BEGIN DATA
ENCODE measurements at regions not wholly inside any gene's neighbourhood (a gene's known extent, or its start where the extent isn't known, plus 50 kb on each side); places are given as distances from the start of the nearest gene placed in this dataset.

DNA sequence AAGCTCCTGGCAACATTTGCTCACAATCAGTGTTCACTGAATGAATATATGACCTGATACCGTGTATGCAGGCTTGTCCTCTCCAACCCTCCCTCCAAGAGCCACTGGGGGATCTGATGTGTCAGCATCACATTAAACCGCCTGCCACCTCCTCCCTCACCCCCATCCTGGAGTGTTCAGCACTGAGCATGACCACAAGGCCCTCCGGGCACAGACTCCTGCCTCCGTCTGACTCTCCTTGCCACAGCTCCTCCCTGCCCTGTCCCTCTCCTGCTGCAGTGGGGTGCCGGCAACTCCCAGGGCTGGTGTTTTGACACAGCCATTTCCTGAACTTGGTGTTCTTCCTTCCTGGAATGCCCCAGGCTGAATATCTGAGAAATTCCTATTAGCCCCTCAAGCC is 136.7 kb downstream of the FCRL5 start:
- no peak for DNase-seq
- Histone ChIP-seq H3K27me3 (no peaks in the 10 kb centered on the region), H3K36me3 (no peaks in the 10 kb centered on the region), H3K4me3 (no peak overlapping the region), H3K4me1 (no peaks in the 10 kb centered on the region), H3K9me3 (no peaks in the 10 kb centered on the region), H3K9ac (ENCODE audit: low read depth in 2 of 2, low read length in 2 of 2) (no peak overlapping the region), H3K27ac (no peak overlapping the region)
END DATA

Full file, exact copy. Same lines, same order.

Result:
ENCODE measurements at regions not wholly inside any gene's neighbourhood (a gene's known extent, or its start where the extent isn't known, plus 50 kb on each side); places are given as distances from the start of the nearest gene placed in this dataset.

DNA sequence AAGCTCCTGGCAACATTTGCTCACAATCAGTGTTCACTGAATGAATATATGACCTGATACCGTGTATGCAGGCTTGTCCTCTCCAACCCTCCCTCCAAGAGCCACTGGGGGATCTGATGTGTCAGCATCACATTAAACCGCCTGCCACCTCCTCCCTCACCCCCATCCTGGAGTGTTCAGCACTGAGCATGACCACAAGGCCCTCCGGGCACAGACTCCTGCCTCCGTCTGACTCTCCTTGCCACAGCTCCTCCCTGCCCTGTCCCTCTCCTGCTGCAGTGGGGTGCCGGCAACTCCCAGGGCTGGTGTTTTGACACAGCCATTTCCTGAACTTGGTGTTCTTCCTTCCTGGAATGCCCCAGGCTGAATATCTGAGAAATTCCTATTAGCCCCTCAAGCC is 136.7 kb downstream of the FCRL5 start:
- no peak for DNase-seq
- Histone ChIP-seq H3K27me3 (no peaks in the 10 kb centered on the region), H3K36me3 (no peaks in the 10 kb centered on the region), H3K4me3 (no peak overlapping the region), H3K4me1 (no peaks in the 10 kb centered on the region), H3K9me3 (no peaks in the 10 kb centered on the region), H3K9ac (ENCODE audit: low read depth in 2 of 2, low read length in 2 of 2) (no peak overlapping the region), H3K27ac (no peak overlapping the region)